Offbeat 22 August 2014
When I open my Facebook page, I am confronted with a list of ‘people I might know’. The intent is obviously to get me into point-scoring mode, by adding people willy nilly.
In the last year I unfriended about 130 people on Facebook. A couple of them are people whom I genuinely disliked. Many of them were what I call ‘collectors’, people who press the ‘add friend’ button compulsively and collect friends as if the number of friends as displayed on Facebook is a video game score.
Some of the people were folks with whom I had no interaction, nor could I find common ground. I felt bad about it, but I doubt neither myself nor the people I unfriended will be any the poorer for it. Some of them were people who had no personal agenda other than to collect likes for their offerings.
I have been unfriended as well by a couple of people, mainly for not responding to comments and messages. That’s a tactic I use when people want to draw me into dark emotions or the one strange time when I got sexually harassed. In my own subjective thinking it is easier to be unfriended than to have the emotional drain of unfriending.
Unfriending on Facebook is not unusual. It is just not spoken about, and does not attract a lot of media buzz. My current tally of about 140 friends, people who I want to know about or interact with, leaves me feeling a bit inferior. Most people I know seem to range between 250 and 500 friends. Some go into the thousands. My current meagre number makes me feel a bit like Quasimodo at a Hollywood A-list party.
On the other hand, the segregation of my number of friends leaves me with about 40 on a list that I don’t expect to unfriend me even if I choose a picture of an octopus mauling a shark as the main picture on my Facebook page. I don’t mind inflicting that sort of picture on people because I know I will be looking at a fair number of happy family photos or picture posts of flowers with anodyne Bible verses in return.
Facebook does not seem to agree with my desire for quality connections: wanting to know people, or at least know what they are saying. When I open my page, I am confronted with a list of ‘people I might know’. The intent is obviously to get me into point-scoring mode, by adding people willy nilly.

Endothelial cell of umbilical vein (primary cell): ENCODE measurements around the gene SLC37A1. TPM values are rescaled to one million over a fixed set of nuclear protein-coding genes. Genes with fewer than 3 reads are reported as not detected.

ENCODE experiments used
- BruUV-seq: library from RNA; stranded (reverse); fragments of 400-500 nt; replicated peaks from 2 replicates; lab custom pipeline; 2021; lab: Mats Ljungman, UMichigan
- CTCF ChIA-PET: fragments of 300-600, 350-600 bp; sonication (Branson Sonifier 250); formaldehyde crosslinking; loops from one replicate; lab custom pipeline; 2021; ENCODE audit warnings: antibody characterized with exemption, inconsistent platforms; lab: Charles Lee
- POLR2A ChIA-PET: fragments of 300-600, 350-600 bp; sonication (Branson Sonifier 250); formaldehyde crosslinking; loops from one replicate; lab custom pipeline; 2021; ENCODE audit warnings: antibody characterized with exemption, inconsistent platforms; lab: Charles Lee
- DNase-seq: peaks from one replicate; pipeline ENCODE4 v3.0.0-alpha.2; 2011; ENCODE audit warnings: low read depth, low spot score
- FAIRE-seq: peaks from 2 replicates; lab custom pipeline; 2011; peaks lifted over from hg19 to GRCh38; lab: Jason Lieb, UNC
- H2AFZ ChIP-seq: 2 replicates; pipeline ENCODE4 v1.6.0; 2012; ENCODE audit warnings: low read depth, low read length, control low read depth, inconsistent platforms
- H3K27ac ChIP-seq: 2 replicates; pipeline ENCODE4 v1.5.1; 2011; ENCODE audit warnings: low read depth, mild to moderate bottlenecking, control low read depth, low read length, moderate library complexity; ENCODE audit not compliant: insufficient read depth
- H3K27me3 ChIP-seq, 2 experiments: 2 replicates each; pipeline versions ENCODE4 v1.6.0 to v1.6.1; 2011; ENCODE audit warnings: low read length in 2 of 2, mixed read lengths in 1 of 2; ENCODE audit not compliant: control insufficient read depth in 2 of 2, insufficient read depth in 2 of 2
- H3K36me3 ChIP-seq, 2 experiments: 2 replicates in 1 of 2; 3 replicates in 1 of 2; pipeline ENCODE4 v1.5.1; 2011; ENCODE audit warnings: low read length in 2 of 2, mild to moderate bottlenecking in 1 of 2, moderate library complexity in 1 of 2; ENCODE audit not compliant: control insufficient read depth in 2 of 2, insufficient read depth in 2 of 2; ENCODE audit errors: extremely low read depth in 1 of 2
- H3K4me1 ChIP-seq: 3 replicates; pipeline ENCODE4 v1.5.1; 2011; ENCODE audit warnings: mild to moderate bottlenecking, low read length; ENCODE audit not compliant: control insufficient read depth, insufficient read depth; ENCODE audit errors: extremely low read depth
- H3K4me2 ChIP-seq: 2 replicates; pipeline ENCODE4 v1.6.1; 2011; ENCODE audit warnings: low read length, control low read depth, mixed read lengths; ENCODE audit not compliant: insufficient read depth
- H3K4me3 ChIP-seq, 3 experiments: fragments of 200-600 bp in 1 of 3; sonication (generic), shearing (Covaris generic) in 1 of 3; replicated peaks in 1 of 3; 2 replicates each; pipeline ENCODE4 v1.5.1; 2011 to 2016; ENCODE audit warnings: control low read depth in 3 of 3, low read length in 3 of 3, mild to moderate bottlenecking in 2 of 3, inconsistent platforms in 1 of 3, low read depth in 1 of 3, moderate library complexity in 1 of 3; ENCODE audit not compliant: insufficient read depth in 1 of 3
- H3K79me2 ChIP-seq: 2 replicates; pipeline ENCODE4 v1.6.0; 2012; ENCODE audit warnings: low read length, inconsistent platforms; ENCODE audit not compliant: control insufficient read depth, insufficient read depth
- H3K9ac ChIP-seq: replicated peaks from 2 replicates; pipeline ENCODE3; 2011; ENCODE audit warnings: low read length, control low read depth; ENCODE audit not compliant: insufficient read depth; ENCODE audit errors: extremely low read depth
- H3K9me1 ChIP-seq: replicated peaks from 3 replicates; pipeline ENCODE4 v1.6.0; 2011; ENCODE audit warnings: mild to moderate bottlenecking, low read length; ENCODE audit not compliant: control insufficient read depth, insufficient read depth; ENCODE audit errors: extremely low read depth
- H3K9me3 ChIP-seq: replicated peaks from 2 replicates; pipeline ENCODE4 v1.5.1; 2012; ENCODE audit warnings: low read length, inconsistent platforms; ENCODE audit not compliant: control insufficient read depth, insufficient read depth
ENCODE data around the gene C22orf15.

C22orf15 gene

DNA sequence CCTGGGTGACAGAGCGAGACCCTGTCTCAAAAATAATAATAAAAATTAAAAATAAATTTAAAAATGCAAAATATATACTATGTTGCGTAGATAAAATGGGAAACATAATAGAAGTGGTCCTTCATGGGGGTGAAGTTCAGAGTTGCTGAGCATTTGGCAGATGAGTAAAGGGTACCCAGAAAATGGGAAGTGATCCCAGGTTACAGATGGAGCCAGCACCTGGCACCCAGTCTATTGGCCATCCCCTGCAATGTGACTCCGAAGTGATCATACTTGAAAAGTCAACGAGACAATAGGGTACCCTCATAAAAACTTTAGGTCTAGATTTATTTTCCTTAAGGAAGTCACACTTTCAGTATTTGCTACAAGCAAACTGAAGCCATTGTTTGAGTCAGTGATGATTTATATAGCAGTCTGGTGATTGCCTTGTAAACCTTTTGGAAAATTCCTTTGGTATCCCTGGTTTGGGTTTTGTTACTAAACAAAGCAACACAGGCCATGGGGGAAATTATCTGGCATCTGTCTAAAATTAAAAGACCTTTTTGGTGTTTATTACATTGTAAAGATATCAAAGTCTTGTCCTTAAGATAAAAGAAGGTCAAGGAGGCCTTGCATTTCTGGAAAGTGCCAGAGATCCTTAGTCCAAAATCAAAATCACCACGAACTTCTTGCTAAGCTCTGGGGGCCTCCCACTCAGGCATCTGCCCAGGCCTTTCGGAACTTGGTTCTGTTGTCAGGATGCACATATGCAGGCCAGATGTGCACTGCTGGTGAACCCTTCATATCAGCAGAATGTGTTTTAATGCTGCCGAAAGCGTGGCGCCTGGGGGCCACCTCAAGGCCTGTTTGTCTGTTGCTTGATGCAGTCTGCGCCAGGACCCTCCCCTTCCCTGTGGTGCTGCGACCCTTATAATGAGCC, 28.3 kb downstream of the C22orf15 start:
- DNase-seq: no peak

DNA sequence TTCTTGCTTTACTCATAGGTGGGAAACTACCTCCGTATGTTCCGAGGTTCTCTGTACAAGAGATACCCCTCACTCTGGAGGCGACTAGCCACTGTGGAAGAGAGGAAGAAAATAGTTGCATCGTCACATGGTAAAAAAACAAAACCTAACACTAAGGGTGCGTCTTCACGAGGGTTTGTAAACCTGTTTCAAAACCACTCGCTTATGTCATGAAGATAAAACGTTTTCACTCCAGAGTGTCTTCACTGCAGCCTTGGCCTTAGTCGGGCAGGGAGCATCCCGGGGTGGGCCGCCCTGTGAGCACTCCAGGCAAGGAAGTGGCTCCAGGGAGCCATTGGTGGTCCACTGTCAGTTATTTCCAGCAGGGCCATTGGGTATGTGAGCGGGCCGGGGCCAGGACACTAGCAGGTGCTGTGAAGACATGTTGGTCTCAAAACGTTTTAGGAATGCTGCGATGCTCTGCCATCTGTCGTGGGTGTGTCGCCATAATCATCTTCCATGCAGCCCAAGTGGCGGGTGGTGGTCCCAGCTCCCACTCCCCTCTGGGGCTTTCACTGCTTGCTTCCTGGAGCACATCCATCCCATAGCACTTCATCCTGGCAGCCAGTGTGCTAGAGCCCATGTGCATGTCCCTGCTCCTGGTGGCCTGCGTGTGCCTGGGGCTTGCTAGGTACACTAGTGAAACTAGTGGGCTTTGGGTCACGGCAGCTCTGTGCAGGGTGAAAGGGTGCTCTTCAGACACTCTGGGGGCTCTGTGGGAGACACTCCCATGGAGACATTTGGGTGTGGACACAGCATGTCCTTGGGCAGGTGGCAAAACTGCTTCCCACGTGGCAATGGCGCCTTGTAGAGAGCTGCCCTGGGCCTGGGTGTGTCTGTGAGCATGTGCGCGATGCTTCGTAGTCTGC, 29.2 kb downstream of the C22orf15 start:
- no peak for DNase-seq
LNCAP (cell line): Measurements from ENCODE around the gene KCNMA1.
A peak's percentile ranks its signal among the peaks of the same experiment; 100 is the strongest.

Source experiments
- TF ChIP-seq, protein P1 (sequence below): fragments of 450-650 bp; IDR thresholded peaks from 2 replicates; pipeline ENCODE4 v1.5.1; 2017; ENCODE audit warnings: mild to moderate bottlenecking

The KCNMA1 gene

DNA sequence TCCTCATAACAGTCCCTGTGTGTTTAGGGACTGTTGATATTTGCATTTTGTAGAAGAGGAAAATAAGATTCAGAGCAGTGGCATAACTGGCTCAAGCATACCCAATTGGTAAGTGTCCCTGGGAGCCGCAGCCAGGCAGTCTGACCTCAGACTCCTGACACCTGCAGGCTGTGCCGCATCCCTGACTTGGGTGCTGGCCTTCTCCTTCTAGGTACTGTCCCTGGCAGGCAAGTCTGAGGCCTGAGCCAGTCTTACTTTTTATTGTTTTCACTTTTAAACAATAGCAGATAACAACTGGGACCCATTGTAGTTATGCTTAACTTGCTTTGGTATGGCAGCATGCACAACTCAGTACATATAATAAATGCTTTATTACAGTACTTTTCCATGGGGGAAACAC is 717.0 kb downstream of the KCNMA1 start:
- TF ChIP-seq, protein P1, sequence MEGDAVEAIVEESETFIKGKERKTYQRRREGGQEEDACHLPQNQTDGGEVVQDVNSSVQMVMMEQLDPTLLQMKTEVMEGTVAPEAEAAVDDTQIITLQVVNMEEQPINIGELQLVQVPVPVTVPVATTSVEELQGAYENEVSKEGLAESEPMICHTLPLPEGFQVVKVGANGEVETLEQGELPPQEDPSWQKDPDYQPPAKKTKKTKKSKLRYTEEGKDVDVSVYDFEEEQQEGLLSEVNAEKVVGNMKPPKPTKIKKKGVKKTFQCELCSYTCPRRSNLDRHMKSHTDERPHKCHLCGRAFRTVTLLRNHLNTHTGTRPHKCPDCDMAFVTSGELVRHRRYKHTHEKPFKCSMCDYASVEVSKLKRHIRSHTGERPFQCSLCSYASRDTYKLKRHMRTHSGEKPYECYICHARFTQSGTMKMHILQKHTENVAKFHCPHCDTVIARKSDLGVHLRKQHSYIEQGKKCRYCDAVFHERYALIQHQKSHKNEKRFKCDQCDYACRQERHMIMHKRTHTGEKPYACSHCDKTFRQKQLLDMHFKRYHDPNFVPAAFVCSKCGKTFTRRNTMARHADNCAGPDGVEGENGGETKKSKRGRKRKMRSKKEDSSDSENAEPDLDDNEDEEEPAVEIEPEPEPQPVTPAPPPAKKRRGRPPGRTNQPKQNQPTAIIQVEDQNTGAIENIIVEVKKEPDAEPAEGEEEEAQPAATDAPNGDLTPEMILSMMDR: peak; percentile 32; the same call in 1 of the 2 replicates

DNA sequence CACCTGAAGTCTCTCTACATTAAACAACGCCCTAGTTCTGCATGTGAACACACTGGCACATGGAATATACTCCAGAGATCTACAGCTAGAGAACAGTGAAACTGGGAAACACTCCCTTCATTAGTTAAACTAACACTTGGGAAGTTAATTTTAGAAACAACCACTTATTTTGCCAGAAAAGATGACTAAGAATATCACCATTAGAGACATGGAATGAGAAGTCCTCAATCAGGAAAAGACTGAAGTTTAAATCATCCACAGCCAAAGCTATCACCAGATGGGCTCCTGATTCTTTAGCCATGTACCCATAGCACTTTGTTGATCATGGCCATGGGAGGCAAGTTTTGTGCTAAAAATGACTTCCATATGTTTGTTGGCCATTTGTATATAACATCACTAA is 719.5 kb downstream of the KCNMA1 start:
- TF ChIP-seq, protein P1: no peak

If you have used Facebook advertising, you will see the commercial logic of the thing. The greater the number of connections, the greater the network of people Facebook can reach through me. Facebook needs to make money selling branded presence while offering me the service for free. I can understand their need.
On the other hand, I am an introvert, and the presence of too many people in my sphere of virtual existence is intimidating and intrudes on my comfort. I am happy with less and will be happy if Facebook can reconcile itself to that, and the fact that I ignore their desire for me to have more friends. Facebook interests me outside of the aspect of my social network. The ‘social village’ that I am developing from my own classification of who is interesting and who is someone I want as a friend is a minute particle in a culture that is apparently over a billion strong. Its populace is larger than most nations and religions. It shapes social behaviour and the interchange of ideas in a manner unrivalled since the introduction of movable type, or the spread of religion, for that matter.
It is an alternative nation that threatens the political and socio-cultural patterns of entities on the political map of the world. It is a world of micro-democracies where enfranchisement is determined by membership of groups and democracy is exercised by pressing ‘like’ or ‘share’. In fact it also tries to sell me participation in its democracy by suggesting groups of which my friends are members.
One of the most interesting things is the misunderstanding of political leaders who seem to want to restrict it. The truth is that what is said there is in the open and visible, not speaking behind political backs.
For my part, I am not revolutionary or politically active. Judging by my Facebook newsfeed, my virtual democracy will largely be limited to abstaining from liking family photos and endless biblical quotes.